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Another one of Cialdini’s six pillars of persuasion is authority. The idea that 99% of the world is waiting to be told what to do by someone who knows more than they do.

Here’s some of the toffee we read to bring you this stuff:

Pedestrians violated the prohibition of an automatic traffic signal more often in the presence of an experimenter’s model who violated the prohibition than when the latter conformed or was absent. Significantly more violations occurred among pedestrians when the nonconforming model was dressed to represent high social status than when his attire suggested lower status.

In other words – we believe other folks doing something makes it OK for us to do it too; especially when they look like they know what they’re doing…

Authority makes us do strange things. The guy cited in the experiment above was able to increase the number of people by 350% following him across the crossing by simply wearing the (then) symbols of authority – a suit and tie.

Images of people in white coats next to natural remedies are designed to tie into our cultural belief that Doctors are always right about things (even though I’ve never seen a GP wear a white coat).

We tend to comply more with people or organisations that are perceived experts in their field. We assume that such a person/thing is cleverer than we are, so if we do what they say, life will be good. It’s another brain shortcut.

The classic example quoted for this phenomenon is Milgram, although after 30+ years his work has been thoroughly critiqued. (It’s the one where students were convinced to electrocute a test subject because someone in authority told them too.)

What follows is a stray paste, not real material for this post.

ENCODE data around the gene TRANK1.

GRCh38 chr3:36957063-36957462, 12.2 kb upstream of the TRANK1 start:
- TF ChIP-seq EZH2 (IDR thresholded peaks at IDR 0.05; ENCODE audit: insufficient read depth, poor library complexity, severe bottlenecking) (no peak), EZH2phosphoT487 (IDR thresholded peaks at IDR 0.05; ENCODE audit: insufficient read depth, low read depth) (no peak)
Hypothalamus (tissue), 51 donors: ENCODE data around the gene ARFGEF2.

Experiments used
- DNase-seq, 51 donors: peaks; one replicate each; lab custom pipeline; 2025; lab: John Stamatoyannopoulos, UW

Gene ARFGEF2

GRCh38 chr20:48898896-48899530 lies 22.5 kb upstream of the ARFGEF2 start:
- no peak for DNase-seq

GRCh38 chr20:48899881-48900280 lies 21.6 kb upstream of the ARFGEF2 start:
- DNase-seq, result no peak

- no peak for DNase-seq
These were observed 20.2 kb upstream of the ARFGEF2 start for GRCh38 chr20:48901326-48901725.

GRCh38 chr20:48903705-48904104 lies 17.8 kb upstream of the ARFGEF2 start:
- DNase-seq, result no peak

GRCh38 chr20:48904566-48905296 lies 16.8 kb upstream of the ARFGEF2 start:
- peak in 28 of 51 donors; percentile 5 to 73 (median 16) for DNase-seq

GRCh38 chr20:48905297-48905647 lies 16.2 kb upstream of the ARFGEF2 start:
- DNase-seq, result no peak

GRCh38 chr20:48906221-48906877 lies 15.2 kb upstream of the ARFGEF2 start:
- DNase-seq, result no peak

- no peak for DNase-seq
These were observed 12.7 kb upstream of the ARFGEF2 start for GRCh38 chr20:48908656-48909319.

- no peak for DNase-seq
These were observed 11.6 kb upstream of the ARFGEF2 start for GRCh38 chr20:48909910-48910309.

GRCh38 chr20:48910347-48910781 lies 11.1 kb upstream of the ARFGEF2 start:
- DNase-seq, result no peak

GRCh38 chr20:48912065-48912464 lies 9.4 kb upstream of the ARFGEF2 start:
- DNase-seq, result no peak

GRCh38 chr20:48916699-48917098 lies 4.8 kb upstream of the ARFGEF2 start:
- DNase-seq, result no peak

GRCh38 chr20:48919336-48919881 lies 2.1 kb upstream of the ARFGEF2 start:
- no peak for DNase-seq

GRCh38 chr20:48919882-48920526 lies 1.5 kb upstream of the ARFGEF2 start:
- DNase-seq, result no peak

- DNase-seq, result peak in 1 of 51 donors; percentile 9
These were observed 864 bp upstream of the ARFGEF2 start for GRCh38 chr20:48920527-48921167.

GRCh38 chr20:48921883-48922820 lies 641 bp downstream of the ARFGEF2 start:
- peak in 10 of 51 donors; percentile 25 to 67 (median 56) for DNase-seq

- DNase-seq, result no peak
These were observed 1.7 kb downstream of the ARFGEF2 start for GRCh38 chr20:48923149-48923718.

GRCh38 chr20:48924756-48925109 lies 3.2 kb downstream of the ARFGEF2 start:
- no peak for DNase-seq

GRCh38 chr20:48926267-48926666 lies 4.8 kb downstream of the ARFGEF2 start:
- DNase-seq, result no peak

In direct mail we often receive momentary heart-stopping brown envelopes designed to look like wrongly timed government notifications, yet containing a simple offer for funding. I would suspect they get exceptionally high open rates, with much lower keep/respond rates.

The cultivation of Authority often revolves around these types of activity:

  • Content marketing – particularly “featured in”, “as seen on”
  • Social marketing – likes and follows as an authority indicator
  • Speaking engagements
  • Event ownership
  • Authority testimony or endorsement
  • Awards – there’s a reason companies pay to win awards that mean little
  • Trustmarks
  • Professional memberships
  • Address

These are generally easily pulled into your direct mail tests with methods such as “as seen on”, “an article in the..”, “recently our CEO spoke at”, “winner of best new..” etc. The comparative ease of validating “trust facts” helps us here.

Trustmarks, however,  need to be tested. Research is conflicting in their efficacy. Trustmarks are most successful when they are a central part of the evaluation process and are recognised.

The giant shoulders we stand upon:

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